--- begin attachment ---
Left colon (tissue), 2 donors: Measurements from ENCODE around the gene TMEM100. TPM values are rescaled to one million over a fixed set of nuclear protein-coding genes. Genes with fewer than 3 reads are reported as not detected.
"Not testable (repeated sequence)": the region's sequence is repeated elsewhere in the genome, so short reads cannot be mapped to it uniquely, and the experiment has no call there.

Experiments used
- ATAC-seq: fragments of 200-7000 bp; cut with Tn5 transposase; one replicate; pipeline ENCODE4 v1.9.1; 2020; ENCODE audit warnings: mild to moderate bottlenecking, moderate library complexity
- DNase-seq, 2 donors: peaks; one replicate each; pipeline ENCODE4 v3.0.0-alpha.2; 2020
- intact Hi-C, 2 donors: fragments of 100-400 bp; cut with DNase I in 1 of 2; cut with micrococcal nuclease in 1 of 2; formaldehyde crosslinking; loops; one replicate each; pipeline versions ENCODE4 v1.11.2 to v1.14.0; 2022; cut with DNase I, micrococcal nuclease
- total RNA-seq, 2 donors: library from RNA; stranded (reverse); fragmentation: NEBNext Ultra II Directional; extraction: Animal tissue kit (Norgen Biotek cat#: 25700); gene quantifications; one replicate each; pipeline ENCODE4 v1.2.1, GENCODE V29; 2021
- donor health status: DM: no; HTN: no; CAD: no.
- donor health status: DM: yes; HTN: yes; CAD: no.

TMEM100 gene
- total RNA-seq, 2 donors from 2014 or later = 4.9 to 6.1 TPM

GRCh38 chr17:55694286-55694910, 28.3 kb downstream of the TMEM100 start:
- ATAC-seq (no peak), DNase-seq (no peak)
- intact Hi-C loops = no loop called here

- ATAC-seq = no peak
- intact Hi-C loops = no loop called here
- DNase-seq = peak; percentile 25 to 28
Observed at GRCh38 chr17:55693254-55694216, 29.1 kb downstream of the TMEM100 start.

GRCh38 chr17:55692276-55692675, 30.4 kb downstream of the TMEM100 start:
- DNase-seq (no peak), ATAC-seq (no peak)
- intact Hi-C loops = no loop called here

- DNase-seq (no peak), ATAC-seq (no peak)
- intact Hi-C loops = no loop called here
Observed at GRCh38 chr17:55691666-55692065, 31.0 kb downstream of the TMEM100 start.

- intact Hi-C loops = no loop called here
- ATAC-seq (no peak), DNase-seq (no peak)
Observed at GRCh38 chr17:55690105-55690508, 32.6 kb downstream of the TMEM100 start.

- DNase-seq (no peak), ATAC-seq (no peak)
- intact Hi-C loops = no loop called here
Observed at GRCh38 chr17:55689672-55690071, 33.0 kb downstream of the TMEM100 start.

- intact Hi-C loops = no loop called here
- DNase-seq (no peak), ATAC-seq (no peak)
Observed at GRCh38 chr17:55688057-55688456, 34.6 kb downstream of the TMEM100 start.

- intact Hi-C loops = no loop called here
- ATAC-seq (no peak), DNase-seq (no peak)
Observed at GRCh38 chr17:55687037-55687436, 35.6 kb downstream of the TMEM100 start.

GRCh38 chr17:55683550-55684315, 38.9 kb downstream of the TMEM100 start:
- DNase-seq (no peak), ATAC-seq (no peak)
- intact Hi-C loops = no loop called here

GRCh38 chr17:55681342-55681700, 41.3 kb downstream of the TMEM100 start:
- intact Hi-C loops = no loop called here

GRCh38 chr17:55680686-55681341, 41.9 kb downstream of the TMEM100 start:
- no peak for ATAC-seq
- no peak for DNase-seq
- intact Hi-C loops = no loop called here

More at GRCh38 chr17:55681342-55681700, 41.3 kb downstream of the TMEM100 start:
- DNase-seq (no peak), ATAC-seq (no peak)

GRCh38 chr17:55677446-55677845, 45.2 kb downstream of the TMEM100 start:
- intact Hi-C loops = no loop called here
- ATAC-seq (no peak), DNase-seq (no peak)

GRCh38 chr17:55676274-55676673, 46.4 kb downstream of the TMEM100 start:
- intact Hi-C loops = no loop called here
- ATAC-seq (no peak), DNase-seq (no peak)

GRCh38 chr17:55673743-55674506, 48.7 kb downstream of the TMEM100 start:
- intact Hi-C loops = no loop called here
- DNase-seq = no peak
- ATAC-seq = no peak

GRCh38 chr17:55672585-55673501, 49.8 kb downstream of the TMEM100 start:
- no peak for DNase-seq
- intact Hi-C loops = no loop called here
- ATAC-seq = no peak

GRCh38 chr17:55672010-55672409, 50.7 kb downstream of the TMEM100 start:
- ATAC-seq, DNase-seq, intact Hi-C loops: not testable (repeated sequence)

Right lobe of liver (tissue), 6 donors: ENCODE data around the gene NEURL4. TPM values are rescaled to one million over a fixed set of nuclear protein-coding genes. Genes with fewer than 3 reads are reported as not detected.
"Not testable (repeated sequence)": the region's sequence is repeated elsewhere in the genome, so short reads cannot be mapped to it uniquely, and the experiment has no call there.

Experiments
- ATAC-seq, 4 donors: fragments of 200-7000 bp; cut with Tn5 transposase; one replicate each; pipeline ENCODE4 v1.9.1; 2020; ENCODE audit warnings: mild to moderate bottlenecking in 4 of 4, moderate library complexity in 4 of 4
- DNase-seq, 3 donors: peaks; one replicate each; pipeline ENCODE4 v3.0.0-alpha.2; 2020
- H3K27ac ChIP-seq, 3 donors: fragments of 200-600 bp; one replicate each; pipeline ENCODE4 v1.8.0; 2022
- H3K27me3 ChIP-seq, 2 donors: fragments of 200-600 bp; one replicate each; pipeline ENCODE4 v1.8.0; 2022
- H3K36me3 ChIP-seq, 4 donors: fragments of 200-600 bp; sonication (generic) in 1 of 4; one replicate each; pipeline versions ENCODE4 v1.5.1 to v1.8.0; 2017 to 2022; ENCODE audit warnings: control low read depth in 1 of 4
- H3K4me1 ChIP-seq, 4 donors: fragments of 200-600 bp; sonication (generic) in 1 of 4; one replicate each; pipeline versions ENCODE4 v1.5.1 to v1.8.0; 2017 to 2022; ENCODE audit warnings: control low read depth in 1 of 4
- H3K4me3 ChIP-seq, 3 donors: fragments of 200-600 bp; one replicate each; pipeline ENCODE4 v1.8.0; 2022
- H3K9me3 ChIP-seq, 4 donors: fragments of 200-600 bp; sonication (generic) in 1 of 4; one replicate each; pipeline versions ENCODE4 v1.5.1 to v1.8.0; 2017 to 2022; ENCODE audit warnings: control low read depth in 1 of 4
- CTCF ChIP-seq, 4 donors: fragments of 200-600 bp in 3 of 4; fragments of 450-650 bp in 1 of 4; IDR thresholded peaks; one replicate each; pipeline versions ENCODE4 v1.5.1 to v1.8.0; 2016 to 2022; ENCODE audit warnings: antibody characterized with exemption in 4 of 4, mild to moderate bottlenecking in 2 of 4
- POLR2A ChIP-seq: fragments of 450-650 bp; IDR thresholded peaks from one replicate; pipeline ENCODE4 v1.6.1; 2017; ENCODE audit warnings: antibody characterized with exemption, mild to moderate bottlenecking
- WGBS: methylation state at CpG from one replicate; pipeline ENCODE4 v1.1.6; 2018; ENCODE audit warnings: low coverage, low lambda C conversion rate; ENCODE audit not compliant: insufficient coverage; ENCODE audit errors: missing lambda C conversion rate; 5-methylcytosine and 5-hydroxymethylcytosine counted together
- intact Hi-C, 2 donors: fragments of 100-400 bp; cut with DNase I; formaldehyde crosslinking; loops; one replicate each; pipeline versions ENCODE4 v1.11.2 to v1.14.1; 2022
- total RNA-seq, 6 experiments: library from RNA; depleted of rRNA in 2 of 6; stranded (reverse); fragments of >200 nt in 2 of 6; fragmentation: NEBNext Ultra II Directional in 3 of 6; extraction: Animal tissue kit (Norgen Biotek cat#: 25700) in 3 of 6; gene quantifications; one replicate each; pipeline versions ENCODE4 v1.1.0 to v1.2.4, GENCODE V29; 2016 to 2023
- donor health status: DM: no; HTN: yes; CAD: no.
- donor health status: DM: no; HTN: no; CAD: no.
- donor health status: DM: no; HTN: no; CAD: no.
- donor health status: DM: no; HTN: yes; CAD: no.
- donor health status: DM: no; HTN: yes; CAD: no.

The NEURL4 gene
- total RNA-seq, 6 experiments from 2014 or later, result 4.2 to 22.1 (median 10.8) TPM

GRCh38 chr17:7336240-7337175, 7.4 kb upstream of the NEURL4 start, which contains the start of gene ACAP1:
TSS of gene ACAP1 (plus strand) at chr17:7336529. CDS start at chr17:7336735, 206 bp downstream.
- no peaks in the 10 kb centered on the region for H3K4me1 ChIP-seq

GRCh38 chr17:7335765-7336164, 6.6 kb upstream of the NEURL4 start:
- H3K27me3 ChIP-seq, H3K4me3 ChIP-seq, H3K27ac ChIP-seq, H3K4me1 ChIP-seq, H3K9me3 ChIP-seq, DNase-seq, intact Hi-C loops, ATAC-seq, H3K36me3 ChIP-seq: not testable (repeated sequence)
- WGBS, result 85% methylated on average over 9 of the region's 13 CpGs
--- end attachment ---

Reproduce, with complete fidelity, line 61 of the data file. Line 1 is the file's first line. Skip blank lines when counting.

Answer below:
- ATAC-seq = no peak